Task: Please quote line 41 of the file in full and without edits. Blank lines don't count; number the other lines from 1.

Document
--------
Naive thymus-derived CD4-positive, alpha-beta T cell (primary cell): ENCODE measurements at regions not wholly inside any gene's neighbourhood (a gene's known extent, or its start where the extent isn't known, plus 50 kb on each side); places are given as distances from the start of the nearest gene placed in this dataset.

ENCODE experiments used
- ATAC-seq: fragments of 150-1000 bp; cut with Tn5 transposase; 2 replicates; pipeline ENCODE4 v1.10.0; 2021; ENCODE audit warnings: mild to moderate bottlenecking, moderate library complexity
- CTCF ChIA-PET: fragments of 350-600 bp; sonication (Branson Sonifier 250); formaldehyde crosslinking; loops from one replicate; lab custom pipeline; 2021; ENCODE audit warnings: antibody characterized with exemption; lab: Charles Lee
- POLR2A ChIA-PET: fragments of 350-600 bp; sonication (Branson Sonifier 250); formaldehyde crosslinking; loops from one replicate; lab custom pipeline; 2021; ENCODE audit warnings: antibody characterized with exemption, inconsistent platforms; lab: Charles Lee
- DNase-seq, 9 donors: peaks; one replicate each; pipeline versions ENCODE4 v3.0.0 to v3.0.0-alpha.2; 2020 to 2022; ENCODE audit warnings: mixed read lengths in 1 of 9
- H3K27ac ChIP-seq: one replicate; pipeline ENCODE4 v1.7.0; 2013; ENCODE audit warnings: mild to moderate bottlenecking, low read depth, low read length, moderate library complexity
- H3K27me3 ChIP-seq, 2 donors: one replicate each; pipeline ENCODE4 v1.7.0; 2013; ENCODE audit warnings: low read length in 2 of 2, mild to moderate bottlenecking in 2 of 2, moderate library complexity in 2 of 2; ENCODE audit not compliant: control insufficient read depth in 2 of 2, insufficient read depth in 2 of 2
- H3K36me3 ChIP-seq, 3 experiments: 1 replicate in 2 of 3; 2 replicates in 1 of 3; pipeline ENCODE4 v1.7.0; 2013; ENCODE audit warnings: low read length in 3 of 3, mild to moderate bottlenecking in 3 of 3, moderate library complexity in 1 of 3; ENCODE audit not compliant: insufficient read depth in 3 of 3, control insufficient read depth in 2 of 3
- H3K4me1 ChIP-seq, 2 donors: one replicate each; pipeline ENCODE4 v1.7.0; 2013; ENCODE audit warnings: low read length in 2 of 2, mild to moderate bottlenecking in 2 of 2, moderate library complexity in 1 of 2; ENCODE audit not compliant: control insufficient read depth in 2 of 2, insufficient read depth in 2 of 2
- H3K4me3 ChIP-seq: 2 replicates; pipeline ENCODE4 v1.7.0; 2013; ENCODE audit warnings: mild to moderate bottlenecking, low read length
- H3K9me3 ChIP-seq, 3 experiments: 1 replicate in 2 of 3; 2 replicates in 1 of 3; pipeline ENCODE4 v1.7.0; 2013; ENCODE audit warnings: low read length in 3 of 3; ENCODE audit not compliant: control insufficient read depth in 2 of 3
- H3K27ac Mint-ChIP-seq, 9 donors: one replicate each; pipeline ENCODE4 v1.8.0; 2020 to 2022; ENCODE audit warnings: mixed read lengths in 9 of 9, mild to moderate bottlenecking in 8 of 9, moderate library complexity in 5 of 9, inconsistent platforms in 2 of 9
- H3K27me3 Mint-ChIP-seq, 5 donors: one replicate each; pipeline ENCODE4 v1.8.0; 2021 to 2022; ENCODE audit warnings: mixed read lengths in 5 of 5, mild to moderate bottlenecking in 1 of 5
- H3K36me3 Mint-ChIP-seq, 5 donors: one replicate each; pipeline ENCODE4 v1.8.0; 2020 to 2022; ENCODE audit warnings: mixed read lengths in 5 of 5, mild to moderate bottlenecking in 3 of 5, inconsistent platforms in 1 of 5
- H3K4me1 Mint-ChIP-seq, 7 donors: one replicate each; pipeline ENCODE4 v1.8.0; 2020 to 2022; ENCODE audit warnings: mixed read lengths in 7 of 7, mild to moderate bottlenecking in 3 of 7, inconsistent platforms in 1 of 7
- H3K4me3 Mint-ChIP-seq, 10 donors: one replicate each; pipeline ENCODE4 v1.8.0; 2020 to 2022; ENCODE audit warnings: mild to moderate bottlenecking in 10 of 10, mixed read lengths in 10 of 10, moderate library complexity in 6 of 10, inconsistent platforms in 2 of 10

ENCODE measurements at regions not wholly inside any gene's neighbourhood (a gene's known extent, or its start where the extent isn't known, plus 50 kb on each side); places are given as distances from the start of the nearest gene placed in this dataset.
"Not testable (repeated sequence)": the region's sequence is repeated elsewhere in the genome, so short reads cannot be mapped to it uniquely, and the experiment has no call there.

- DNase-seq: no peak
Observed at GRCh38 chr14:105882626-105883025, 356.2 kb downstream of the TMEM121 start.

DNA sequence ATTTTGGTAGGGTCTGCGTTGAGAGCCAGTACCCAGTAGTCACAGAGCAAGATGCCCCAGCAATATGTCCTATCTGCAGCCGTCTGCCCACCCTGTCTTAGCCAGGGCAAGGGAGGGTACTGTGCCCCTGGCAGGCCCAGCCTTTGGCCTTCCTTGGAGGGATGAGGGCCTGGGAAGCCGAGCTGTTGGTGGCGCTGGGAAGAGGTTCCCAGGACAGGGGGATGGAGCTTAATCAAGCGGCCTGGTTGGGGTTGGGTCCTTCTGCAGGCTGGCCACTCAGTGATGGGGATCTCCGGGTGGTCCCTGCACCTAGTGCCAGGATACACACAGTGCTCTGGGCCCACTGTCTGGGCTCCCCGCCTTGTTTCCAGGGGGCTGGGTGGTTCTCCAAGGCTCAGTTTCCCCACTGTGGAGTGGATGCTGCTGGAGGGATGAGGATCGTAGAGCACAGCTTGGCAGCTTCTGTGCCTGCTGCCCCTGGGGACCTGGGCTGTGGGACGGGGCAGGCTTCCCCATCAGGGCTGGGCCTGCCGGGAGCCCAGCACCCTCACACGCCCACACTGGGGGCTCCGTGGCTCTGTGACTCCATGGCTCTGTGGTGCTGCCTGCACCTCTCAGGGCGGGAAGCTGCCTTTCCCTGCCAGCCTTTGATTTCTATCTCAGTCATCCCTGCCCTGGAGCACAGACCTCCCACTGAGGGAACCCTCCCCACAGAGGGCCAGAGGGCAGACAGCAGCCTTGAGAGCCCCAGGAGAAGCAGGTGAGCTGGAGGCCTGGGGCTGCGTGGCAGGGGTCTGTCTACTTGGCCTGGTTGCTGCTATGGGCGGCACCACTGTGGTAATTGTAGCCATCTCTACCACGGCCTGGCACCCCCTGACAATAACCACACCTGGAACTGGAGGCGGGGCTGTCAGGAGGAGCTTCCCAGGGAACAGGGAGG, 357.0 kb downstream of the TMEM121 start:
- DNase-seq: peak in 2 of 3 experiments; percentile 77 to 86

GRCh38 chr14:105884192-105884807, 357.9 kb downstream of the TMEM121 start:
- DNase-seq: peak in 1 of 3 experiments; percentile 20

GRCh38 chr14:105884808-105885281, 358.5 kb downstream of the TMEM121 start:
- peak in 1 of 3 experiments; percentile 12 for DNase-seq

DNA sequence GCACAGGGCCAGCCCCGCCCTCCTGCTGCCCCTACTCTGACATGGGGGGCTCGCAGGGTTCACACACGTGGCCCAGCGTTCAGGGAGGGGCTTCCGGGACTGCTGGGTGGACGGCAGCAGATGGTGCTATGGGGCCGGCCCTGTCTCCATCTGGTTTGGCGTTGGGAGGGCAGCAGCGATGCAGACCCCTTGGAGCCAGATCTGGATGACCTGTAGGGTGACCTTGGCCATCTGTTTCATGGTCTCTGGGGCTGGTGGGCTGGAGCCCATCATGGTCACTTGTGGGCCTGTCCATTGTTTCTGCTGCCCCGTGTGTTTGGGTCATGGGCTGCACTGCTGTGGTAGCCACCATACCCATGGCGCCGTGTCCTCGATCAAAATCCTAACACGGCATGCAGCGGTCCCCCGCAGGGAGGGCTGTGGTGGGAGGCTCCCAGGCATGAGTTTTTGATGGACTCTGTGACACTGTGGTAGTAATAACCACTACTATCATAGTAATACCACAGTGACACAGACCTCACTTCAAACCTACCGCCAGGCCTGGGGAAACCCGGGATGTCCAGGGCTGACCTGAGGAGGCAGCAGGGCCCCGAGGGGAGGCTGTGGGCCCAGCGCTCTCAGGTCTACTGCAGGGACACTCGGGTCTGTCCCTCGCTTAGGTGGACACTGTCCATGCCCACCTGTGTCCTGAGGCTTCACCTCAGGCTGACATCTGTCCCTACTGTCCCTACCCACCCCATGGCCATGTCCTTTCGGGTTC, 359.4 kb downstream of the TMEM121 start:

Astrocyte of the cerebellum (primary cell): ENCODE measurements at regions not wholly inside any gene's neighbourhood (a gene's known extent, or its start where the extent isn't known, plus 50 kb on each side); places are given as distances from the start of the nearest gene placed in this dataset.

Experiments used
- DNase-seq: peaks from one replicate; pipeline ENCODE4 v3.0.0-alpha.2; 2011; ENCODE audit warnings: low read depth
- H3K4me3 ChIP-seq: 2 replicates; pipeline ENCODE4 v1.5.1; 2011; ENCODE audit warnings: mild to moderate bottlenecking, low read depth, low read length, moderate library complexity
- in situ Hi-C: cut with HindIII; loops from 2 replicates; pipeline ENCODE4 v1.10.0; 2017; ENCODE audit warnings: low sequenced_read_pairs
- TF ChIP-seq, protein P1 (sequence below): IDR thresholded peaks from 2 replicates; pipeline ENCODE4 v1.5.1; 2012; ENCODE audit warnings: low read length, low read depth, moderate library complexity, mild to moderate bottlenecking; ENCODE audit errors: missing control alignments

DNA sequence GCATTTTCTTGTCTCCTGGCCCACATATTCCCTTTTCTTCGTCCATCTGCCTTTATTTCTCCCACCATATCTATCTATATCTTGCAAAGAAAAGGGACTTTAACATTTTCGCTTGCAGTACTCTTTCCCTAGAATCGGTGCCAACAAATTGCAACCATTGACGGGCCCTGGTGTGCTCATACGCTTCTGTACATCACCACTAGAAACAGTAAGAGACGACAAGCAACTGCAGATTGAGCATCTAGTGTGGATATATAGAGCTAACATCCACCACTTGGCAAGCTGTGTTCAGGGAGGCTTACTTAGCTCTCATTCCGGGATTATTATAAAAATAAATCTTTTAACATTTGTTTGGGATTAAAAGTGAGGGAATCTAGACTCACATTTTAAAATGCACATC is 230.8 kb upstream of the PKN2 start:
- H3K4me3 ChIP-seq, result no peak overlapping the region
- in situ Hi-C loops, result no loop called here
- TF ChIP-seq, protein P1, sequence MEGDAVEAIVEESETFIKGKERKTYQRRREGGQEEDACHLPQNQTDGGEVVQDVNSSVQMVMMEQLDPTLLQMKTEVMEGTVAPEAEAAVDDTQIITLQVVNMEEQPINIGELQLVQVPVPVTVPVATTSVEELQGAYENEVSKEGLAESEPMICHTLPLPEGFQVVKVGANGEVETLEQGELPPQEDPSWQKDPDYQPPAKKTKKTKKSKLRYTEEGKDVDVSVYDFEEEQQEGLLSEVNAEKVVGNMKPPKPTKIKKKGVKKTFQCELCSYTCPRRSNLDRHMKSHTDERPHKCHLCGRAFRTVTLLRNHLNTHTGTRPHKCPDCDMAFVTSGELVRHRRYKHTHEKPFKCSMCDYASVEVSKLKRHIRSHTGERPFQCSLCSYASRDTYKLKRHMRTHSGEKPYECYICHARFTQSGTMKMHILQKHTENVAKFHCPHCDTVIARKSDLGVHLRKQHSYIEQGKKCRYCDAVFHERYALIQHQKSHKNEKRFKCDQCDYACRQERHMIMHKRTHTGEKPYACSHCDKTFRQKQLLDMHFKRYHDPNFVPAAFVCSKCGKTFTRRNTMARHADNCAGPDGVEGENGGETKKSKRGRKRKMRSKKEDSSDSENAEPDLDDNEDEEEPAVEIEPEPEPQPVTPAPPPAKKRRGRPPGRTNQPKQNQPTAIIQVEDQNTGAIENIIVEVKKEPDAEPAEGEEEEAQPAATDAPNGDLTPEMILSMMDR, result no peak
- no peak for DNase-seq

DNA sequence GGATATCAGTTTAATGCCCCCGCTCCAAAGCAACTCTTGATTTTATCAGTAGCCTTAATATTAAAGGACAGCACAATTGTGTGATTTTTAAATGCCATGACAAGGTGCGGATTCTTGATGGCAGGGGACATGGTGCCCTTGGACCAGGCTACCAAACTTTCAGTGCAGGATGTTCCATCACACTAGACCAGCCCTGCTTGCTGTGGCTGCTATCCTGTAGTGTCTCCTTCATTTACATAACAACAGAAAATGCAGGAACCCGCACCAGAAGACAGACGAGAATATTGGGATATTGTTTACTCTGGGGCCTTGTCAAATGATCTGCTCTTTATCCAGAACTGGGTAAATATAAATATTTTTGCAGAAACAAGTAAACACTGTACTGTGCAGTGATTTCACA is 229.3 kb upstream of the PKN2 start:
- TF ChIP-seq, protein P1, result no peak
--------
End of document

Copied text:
- TF ChIP-seq, protein P1, result no peak